Contingency crews called to life-threatening incidents during the firefighters’ strike in South Yorkshire are taking 50 per cent longer than regular crews to respond.
In one incident the response was nine minutes slower than the time it would take a regular crew of firefighters to arrive on scene.
The figures from 2014, revealed under The Star’s Your Right to Know campaign, come after the Fire Brigades Union announced a fresh 24-hour strike on December 9 - the 48th walk-out since 2013.
On average, it took South Yorkshire Fire & Rescue Service six minutes, nine seconds to reach to life-threatening callouts in Sheffield this year, and six minutes, 36 seconds to reach South Yorkshire jobs.
During strikes that rose to an average of nine minutes and 21 seconds across the county - roughly 50 per cent slower - with the slowest response time clocking in at 15 minutes.
Gill Matthews and her family were ‘caught out’ when their car went up in flames outside her house on Keepers Close, Shiregreen, Sheffield, during a strike in July.
Gill, her husband Michael, both 49, and their three children live near Elm Lane fire station, but with crews on strike volunteers took 11 minutes, 41 seconds to reach their house.
Despite the delay, Gill supports the crews, who are involved in a long-standing dispute over pensions.
The government wants firefighters to pay more into their pension pots and work until they are 60 instead of 55.
But firefighters say the plans will leave them at risk of dismissal as fitness levels decline into their 50s.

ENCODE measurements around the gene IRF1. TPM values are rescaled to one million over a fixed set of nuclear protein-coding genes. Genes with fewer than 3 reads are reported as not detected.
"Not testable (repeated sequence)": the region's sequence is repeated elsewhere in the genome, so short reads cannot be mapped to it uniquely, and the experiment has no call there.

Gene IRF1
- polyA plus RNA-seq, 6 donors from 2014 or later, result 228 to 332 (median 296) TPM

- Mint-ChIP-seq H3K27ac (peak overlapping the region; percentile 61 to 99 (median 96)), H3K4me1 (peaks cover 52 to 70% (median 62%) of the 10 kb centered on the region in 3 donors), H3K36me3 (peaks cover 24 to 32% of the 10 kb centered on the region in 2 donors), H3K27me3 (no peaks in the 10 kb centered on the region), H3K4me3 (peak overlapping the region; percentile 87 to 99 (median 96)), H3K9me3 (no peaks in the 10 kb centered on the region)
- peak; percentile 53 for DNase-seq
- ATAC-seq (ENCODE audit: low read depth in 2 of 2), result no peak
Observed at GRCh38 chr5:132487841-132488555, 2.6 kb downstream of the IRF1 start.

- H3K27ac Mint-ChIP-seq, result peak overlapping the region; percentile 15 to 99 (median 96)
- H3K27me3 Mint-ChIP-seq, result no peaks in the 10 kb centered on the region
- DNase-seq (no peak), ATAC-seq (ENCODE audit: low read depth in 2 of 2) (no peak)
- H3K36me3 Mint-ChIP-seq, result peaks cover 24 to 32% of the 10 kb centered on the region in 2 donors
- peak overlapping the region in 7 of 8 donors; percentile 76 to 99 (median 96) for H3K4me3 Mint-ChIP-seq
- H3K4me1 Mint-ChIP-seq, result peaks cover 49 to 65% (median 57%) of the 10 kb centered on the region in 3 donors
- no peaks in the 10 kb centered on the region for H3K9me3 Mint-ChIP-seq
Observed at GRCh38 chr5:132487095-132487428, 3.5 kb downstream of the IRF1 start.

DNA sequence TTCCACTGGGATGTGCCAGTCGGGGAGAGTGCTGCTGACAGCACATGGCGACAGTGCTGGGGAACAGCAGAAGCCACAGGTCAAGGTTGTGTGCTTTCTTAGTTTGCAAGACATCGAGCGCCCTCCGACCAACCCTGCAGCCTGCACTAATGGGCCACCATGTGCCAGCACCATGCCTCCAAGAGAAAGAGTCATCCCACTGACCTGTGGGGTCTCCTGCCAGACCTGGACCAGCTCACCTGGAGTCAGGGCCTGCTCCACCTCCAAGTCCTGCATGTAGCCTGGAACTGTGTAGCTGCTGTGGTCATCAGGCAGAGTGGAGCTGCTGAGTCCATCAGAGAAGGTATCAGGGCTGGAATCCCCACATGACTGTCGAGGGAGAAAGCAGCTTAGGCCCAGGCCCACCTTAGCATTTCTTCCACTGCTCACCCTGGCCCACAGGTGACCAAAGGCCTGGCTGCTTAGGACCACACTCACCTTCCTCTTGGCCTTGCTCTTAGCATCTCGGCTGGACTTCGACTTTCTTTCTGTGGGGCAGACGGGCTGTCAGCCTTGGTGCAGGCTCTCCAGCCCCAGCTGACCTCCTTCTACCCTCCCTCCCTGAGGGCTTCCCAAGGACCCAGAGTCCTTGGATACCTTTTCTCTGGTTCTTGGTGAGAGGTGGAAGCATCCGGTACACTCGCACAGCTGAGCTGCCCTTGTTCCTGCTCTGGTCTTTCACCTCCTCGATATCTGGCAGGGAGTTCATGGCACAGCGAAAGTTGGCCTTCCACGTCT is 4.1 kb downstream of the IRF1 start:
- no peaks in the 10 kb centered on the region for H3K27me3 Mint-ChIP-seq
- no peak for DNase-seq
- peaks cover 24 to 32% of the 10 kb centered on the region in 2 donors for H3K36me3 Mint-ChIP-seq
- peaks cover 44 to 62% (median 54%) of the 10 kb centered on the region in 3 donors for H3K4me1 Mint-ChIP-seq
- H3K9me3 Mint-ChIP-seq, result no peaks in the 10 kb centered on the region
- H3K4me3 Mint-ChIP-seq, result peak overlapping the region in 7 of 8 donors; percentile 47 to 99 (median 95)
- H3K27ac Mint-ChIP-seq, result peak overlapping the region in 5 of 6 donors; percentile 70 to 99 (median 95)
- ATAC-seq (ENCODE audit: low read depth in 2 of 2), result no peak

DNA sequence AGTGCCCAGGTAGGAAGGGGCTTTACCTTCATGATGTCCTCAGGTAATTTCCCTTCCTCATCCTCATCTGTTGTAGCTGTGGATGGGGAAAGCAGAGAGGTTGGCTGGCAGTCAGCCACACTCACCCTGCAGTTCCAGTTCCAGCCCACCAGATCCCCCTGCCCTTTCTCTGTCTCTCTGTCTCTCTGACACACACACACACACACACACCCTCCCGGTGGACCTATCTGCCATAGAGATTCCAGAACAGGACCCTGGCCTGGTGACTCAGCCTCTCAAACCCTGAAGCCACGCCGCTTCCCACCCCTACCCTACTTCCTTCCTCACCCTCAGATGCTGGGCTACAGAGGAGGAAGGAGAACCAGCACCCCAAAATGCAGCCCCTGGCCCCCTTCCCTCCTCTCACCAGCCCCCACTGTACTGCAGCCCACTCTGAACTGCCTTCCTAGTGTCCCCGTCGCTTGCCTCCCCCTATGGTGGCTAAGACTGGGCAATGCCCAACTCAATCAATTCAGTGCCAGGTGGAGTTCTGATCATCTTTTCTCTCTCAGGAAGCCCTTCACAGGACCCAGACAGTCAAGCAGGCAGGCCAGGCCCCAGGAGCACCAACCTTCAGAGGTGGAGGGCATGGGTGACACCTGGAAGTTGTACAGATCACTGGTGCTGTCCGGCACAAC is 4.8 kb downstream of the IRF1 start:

Gill said: “Firefighters have to strike because there is no other way the Government will listen to them, so we have no gripe with them at all.
“We were just unfortunate to have a fire during the strike. “We appreciate how invaluable the service is and support the firefighters in their effort to preserve it.”
South Yorkshire Fire Brigades Union chairman Graham Wilkinson admitted people were ‘less safe’ during the strikes.
But he said crews were walking out to protect public safety.
He said: “I can understand the public’s concern about safety. People are less safe during the strike periods.
“This is about the safety of the public because it’s about the future of the service.
“If the Government brings in the changes it’s going to be less safe for the public if you have 60-year-old firefighters who are maybe not fit enough to attend.
“It’s less safe for the members of the public who are going to be rescued by ageing firefighters.”
A spokesman for South Yorkshire Fire & Rescue Service said: “During strikes we have fewer fire engines available meaning it inevitably takes longer to get to incidents. “Whilst we’re satisfied with the contingency plans we have in place for periods of industrial action, we would much rather have all of our fire engines available. “We hope the dispute is resolved as quickly as possible.”